I could never belong to a cult, or even serve on a committee. Following along behind other people is very difficult for me. It wasn't until I took the DISC psychological test that I understood why. We are all different. It has taken me a long time to learn to live with my personality. Even in my work environment, people come to me to make decisions that are not mine to make. But sometimes a decision -- any decision -- is better than no decision at all. Often I am able to "cut away the dead wood" as my mother used to say, and see a situation clearly. I'm also able to see the nonsense. My closest co-worker is a "C" on the DISC spectrum, and as a result, we work fairly well together. Ideally, I would like to be an "I" on the spectrum. They are probably the "nicest" and the most popular with other folks.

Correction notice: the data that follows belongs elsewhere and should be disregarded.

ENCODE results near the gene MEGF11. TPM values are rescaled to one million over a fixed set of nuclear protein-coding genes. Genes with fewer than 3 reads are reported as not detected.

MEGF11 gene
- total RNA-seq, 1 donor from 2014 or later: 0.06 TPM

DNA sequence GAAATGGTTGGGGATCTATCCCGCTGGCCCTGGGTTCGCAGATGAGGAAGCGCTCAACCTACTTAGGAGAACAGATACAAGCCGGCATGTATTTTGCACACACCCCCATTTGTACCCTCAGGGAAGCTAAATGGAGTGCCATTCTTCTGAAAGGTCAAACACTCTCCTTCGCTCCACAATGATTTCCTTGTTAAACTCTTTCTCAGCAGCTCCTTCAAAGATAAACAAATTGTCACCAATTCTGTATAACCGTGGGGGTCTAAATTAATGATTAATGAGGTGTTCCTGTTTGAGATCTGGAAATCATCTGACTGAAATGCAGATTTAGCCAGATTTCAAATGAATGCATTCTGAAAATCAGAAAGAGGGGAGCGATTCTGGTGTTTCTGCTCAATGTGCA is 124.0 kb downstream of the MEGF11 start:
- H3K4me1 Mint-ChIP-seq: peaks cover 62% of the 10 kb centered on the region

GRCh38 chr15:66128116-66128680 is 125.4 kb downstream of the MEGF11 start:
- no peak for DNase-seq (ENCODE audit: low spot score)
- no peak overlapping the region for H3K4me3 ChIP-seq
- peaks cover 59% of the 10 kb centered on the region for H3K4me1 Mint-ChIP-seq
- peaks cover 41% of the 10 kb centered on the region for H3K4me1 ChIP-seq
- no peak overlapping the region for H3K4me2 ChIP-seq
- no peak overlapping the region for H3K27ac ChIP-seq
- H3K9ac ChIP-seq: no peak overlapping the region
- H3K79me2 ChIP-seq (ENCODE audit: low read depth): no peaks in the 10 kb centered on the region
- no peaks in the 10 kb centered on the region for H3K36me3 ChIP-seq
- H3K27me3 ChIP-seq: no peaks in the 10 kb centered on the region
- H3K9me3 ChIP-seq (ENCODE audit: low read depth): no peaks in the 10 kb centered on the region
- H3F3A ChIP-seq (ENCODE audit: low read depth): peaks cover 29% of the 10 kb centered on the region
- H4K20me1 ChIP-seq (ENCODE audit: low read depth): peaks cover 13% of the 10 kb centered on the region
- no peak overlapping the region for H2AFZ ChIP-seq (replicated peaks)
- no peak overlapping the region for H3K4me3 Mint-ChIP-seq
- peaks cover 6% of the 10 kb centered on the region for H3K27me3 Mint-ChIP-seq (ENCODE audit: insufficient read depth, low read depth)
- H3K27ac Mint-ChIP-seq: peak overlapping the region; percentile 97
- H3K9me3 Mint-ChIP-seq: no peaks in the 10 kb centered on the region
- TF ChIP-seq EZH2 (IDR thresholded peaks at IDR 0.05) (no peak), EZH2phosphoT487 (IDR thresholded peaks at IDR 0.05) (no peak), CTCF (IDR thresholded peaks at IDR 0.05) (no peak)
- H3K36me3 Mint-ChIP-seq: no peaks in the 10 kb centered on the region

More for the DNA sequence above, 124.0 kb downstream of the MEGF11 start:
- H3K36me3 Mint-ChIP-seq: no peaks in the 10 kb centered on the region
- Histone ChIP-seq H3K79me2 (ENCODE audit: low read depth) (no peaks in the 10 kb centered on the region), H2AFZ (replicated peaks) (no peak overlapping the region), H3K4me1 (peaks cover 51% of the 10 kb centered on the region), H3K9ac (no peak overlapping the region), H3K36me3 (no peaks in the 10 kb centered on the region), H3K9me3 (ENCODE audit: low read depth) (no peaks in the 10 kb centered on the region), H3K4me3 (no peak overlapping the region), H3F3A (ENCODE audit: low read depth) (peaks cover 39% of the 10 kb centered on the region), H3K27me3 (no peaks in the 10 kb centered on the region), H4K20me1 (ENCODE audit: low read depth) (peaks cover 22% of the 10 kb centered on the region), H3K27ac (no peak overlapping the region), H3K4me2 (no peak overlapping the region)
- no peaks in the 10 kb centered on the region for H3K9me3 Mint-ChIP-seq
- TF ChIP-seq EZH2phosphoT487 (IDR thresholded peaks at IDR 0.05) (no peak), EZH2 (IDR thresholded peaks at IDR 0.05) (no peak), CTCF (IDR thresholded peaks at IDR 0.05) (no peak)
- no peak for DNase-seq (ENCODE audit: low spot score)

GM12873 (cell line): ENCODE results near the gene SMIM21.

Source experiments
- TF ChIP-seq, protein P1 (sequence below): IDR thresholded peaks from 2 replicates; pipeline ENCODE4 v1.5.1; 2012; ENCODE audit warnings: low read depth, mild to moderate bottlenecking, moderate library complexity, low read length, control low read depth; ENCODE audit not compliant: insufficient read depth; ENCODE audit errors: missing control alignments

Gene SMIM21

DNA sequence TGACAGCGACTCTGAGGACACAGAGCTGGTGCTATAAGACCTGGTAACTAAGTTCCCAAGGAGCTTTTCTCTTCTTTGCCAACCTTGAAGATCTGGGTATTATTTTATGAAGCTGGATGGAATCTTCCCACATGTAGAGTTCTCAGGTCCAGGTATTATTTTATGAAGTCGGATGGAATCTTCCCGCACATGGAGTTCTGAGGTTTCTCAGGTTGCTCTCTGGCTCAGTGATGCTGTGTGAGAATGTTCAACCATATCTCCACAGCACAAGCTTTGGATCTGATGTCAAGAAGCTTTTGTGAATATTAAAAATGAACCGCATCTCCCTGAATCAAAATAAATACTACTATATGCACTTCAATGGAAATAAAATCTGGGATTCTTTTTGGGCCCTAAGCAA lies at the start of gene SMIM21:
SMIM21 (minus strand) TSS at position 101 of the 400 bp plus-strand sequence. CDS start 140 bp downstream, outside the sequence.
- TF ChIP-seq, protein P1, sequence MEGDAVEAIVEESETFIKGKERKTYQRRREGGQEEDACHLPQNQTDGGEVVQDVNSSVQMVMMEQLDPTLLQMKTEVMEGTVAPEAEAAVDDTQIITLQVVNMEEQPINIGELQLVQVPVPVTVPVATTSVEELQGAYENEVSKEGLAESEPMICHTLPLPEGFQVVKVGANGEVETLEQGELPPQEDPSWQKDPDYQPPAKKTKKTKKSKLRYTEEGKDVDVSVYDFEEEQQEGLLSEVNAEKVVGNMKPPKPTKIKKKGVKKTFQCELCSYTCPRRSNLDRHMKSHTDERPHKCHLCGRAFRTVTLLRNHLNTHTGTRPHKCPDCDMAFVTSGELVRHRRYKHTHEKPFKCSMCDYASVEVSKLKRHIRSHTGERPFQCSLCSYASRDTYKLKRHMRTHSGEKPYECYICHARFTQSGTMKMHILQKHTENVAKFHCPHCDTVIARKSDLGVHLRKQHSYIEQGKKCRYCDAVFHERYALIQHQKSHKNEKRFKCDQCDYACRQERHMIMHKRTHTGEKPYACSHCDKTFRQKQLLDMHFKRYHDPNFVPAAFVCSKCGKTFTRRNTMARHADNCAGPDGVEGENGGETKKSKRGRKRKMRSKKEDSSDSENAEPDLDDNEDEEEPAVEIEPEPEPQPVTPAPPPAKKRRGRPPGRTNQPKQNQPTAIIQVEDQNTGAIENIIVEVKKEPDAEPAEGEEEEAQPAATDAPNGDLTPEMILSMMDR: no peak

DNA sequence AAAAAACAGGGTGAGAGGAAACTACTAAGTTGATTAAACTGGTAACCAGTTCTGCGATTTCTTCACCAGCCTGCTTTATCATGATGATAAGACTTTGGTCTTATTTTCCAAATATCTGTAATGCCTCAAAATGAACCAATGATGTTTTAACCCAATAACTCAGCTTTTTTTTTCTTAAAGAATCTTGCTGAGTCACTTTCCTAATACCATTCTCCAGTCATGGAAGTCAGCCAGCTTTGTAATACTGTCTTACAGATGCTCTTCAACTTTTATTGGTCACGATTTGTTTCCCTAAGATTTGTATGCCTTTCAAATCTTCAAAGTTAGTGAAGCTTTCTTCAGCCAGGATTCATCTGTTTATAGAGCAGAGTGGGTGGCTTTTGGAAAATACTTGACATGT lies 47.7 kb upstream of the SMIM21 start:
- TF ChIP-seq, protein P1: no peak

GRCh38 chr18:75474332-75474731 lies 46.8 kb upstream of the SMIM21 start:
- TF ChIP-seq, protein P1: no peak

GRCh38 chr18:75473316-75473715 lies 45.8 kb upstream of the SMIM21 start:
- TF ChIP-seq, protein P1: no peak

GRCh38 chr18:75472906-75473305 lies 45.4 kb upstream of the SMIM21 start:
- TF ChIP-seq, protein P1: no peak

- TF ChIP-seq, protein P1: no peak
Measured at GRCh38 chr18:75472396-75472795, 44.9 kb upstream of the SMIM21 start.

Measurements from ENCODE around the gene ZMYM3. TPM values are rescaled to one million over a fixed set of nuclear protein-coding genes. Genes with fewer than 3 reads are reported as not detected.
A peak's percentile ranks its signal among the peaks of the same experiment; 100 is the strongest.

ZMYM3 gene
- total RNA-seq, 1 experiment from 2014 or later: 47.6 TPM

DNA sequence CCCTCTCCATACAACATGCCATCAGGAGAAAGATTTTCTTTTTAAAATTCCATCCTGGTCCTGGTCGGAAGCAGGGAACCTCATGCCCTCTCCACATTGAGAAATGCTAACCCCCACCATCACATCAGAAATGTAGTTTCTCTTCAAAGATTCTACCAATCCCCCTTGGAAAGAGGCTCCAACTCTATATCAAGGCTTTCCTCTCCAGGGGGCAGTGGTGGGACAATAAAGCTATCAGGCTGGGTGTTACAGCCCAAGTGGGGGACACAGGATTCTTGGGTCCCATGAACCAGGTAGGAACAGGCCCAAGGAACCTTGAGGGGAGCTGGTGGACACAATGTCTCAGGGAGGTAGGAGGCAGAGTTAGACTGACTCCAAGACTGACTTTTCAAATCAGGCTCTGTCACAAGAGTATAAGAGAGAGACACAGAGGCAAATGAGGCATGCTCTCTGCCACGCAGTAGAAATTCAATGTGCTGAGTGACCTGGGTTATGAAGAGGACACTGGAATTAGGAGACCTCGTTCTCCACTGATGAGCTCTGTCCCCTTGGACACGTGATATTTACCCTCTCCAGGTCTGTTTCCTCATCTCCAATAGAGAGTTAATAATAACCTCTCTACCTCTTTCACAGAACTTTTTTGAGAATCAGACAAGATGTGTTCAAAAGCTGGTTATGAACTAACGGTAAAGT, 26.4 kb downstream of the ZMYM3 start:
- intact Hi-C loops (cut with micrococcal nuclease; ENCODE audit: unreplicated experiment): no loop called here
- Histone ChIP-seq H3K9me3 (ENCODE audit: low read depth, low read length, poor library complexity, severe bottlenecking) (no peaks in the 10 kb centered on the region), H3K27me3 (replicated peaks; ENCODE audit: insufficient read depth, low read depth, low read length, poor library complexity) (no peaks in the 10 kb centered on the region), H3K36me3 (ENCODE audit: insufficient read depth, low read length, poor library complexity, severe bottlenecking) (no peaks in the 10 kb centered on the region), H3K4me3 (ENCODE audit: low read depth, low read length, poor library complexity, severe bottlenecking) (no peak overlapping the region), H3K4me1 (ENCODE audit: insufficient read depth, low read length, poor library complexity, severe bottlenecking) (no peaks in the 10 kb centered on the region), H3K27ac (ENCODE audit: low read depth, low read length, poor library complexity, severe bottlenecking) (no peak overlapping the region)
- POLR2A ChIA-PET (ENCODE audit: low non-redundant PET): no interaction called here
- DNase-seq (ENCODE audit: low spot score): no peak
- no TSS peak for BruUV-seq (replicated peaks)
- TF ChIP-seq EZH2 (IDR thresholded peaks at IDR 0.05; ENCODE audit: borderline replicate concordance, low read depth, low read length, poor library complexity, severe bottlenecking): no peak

My friend Lulu and I were having a conversation about this today, and she said she could not see me as anything but a "D", but that is the very reason she likes me. She said even when we lived in separate ends of the country, I was the first person she came to for advice. Hmmmm... Interesting. We learn something about ourselves every day.

Being a good leader, I suppose, means having to make decisions that may perhaps not be popular, but may in the long run be the best for everyone. Fortunately, I have never had to be in that situation -- well, except for the trees and the cockroaches. Oh, and then there was that time... and then there was that other time...

16 comments:

heartinsanfrancisco said...